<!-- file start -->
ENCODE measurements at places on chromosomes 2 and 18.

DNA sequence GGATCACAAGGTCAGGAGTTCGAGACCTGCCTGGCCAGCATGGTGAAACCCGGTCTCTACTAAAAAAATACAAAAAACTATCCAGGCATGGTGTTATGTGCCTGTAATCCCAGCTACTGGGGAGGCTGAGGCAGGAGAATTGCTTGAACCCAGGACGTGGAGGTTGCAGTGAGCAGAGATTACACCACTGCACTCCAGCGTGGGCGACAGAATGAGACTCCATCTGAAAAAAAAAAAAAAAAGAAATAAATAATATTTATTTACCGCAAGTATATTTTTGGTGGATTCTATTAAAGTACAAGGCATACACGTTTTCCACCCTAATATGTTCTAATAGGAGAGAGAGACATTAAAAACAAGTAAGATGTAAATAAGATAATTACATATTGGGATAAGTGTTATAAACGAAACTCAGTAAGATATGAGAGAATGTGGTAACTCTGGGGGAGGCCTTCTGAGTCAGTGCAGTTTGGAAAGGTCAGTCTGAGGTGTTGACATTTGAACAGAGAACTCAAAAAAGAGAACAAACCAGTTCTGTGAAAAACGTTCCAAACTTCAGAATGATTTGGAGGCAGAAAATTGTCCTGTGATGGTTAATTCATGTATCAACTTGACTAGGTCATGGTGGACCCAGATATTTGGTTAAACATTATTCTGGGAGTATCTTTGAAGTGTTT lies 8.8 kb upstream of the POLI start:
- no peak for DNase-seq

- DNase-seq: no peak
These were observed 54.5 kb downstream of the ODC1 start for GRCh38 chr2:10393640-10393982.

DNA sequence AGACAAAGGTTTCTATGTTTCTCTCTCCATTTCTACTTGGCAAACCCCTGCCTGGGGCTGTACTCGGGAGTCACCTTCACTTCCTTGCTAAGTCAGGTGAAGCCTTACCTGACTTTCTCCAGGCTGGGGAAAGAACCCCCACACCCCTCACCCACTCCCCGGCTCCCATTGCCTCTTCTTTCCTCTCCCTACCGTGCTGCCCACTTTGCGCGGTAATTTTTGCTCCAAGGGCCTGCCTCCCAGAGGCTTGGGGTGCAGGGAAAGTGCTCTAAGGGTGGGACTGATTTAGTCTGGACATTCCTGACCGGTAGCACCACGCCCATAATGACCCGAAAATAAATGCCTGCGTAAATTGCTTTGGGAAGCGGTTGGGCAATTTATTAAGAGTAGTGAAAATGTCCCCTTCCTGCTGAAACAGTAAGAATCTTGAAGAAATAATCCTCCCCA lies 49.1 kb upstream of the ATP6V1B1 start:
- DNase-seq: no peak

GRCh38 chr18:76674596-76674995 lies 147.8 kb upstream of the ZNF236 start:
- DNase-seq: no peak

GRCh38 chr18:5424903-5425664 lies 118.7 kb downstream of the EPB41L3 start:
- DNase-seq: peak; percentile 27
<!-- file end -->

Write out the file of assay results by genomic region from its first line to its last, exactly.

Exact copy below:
ENCODE measurements at places on chromosomes 2 and 18.

DNA sequence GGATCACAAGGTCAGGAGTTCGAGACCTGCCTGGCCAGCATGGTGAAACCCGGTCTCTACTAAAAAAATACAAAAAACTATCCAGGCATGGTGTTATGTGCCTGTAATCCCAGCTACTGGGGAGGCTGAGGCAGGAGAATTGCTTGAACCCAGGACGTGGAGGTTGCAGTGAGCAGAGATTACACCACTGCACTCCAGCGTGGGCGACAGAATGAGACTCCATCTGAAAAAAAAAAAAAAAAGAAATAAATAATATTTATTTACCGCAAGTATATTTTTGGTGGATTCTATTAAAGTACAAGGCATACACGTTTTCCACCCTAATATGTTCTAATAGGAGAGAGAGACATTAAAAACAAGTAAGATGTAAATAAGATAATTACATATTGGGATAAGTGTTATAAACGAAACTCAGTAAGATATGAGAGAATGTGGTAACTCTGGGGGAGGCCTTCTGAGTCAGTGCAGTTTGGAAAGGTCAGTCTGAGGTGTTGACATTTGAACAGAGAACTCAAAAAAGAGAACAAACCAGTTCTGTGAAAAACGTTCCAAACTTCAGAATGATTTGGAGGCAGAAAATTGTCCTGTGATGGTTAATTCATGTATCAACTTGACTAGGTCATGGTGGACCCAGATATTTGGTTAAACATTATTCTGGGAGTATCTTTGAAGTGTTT lies 8.8 kb upstream of the POLI start:
- no peak for DNase-seq

- DNase-seq: no peak
These were observed 54.5 kb downstream of the ODC1 start for GRCh38 chr2:10393640-10393982.

DNA sequence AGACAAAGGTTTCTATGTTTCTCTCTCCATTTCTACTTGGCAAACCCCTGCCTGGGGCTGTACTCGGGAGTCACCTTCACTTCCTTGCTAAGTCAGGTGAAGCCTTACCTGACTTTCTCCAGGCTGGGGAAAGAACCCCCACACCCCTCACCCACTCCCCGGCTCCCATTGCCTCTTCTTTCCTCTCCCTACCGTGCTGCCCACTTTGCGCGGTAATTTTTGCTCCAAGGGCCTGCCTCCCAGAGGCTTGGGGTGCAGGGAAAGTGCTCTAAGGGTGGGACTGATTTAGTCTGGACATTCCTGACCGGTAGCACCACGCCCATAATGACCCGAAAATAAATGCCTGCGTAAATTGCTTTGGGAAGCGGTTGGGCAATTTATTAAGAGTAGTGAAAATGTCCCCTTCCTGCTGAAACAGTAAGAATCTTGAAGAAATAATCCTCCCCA lies 49.1 kb upstream of the ATP6V1B1 start:
- DNase-seq: no peak

GRCh38 chr18:76674596-76674995 lies 147.8 kb upstream of the ZNF236 start:
- DNase-seq: no peak

GRCh38 chr18:5424903-5425664 lies 118.7 kb downstream of the EPB41L3 start:
- DNase-seq: peak; percentile 27